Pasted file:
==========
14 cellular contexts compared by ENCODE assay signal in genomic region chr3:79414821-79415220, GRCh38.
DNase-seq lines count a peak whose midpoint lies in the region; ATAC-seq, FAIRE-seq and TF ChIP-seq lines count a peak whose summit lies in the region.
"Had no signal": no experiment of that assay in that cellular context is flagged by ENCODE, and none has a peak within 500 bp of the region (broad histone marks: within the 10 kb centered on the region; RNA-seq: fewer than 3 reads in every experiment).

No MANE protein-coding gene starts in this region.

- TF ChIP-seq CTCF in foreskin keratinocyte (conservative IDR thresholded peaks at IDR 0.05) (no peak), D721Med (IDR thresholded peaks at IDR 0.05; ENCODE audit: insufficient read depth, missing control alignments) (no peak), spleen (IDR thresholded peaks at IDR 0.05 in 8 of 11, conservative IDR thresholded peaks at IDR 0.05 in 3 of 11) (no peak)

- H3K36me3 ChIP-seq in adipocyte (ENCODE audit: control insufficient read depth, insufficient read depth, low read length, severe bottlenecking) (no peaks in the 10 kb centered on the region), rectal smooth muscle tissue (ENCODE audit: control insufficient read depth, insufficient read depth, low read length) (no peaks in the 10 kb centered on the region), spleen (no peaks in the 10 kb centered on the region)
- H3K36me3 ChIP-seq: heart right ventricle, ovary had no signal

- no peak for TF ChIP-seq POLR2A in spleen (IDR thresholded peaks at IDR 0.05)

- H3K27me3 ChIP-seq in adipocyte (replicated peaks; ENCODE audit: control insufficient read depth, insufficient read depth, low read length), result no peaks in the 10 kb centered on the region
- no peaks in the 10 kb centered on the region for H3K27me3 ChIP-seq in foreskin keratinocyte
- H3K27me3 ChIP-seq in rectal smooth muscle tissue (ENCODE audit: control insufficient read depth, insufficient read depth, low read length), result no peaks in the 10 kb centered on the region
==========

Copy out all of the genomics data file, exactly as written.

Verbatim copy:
14 cellular contexts compared by ENCODE assay signal in genomic region chr3:79414821-79415220, GRCh38.
DNase-seq lines count a peak whose midpoint lies in the region; ATAC-seq, FAIRE-seq and TF ChIP-seq lines count a peak whose summit lies in the region.
"Had no signal": no experiment of that assay in that cellular context is flagged by ENCODE, and none has a peak within 500 bp of the region (broad histone marks: within the 10 kb centered on the region; RNA-seq: fewer than 3 reads in every experiment).

No MANE protein-coding gene starts in this region.

- TF ChIP-seq CTCF in foreskin keratinocyte (conservative IDR thresholded peaks at IDR 0.05) (no peak), D721Med (IDR thresholded peaks at IDR 0.05; ENCODE audit: insufficient read depth, missing control alignments) (no peak), spleen (IDR thresholded peaks at IDR 0.05 in 8 of 11, conservative IDR thresholded peaks at IDR 0.05 in 3 of 11) (no peak)

- H3K36me3 ChIP-seq in adipocyte (ENCODE audit: control insufficient read depth, insufficient read depth, low read length, severe bottlenecking) (no peaks in the 10 kb centered on the region), rectal smooth muscle tissue (ENCODE audit: control insufficient read depth, insufficient read depth, low read length) (no peaks in the 10 kb centered on the region), spleen (no peaks in the 10 kb centered on the region)
- H3K36me3 ChIP-seq: heart right ventricle, ovary had no signal

- no peak for TF ChIP-seq POLR2A in spleen (IDR thresholded peaks at IDR 0.05)

- H3K27me3 ChIP-seq in adipocyte (replicated peaks; ENCODE audit: control insufficient read depth, insufficient read depth, low read length), result no peaks in the 10 kb centered on the region
- no peaks in the 10 kb centered on the region for H3K27me3 ChIP-seq in foreskin keratinocyte
- H3K27me3 ChIP-seq in rectal smooth muscle tissue (ENCODE audit: control insufficient read depth, insufficient read depth, low read length), result no peaks in the 10 kb centered on the region